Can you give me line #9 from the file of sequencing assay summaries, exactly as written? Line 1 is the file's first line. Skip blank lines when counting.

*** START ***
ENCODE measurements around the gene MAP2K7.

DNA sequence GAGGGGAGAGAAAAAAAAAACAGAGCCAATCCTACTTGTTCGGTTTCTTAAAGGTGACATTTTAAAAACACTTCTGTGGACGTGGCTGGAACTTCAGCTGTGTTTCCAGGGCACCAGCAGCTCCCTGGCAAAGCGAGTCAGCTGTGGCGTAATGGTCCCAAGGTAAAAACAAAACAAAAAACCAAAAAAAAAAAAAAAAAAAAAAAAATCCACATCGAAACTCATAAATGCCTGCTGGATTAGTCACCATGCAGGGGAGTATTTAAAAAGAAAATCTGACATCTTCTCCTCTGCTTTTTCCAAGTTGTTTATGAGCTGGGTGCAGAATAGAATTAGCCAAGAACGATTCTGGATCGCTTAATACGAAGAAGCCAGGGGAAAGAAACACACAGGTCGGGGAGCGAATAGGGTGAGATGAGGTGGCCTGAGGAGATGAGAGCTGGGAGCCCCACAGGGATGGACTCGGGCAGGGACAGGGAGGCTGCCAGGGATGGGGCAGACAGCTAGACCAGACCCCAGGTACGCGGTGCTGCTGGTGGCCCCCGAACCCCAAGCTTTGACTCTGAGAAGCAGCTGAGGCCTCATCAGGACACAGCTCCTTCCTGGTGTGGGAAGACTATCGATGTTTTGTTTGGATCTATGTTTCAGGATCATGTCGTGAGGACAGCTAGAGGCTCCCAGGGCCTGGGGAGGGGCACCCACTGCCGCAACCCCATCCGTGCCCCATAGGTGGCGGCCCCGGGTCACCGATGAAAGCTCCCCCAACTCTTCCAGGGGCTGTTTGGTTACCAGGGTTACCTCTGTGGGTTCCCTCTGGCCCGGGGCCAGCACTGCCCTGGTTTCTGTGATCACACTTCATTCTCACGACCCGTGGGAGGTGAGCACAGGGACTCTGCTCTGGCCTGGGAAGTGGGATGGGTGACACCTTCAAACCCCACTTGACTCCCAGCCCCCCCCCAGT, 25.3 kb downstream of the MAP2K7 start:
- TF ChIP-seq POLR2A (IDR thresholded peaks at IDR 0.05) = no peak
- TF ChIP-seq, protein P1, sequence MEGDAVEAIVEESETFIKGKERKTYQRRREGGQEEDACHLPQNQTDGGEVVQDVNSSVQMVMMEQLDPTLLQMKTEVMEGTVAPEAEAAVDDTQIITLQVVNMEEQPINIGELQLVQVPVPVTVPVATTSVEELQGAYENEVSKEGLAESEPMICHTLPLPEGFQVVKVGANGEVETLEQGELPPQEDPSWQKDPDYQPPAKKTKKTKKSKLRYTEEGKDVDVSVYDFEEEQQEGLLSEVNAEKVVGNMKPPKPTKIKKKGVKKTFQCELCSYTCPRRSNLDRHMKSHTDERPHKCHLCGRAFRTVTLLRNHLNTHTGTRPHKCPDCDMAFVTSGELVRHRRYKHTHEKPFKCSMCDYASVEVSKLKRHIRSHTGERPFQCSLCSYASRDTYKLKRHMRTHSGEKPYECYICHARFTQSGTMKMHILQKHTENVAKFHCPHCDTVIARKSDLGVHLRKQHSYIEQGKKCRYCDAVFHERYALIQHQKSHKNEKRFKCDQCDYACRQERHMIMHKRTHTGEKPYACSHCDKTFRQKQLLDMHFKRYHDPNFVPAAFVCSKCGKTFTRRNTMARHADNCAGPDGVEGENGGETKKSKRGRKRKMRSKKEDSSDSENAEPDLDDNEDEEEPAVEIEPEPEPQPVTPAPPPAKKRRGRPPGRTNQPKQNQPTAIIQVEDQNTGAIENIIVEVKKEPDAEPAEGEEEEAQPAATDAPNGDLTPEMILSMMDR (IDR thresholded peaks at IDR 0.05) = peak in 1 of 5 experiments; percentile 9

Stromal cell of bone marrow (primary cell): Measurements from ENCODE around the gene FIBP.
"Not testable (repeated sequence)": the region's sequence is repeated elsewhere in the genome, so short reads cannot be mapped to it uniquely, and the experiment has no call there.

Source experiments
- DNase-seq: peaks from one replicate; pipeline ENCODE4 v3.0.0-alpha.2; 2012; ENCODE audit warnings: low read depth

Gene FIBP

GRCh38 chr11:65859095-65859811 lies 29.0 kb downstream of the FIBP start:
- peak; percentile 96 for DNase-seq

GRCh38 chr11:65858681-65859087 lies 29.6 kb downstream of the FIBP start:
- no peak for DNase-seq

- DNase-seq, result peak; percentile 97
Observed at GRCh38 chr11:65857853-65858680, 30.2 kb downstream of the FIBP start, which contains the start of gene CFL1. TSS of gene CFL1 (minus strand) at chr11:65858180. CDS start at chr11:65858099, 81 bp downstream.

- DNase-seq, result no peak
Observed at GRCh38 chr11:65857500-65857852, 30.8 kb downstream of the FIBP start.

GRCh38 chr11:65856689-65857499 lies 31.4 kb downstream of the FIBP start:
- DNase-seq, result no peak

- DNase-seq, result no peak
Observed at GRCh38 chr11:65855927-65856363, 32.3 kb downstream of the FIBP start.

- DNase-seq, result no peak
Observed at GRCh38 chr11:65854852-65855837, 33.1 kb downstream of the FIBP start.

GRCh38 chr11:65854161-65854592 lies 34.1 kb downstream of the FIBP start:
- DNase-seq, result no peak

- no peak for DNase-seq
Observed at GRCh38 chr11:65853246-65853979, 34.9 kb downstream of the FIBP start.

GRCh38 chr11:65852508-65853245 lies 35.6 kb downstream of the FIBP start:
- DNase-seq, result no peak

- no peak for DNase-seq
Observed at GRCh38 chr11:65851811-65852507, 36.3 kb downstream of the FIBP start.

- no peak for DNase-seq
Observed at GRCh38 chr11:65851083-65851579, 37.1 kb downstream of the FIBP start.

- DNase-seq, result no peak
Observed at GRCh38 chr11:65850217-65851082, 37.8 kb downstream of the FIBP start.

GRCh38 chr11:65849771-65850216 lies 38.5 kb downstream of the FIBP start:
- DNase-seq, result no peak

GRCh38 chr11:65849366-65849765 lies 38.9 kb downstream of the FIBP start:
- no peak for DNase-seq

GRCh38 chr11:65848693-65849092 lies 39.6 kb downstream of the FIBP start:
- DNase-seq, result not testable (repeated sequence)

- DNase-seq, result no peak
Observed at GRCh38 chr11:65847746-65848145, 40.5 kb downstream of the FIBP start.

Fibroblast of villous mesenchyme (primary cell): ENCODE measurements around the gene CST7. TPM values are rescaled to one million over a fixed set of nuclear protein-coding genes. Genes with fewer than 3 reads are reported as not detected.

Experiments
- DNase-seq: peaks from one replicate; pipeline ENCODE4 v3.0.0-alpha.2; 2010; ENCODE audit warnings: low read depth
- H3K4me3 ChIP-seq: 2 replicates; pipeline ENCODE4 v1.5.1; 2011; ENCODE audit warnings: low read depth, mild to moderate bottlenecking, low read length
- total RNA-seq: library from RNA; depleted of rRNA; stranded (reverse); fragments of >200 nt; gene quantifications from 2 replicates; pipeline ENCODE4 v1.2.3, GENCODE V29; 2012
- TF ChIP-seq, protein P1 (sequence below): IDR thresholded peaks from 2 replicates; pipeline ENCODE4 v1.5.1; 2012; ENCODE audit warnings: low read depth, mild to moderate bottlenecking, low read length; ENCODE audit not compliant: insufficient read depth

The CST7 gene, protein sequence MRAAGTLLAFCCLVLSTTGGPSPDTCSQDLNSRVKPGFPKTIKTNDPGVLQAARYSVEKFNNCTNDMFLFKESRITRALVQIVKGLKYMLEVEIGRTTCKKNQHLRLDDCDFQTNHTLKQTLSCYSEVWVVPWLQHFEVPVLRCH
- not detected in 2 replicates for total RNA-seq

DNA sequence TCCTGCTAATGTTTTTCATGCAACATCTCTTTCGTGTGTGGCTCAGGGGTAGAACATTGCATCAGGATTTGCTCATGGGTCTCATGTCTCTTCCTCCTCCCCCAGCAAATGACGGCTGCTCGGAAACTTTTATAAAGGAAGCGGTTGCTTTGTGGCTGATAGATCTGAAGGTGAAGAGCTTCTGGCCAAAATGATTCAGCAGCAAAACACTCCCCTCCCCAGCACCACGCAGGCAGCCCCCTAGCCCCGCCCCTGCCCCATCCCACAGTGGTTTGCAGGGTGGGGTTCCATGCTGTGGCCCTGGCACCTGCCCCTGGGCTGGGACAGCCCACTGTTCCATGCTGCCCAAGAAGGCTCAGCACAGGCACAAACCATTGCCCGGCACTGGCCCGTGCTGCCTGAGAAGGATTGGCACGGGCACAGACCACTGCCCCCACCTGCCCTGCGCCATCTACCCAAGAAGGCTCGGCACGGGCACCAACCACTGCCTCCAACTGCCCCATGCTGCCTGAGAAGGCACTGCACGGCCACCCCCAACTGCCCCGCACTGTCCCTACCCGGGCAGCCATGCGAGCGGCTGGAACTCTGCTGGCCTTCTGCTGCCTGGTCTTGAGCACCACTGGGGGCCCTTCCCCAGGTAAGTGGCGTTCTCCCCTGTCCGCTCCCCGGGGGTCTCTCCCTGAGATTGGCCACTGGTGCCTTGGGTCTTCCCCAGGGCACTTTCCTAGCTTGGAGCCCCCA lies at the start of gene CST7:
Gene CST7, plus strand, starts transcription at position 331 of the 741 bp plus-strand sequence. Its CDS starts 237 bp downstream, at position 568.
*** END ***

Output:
Gene FIBP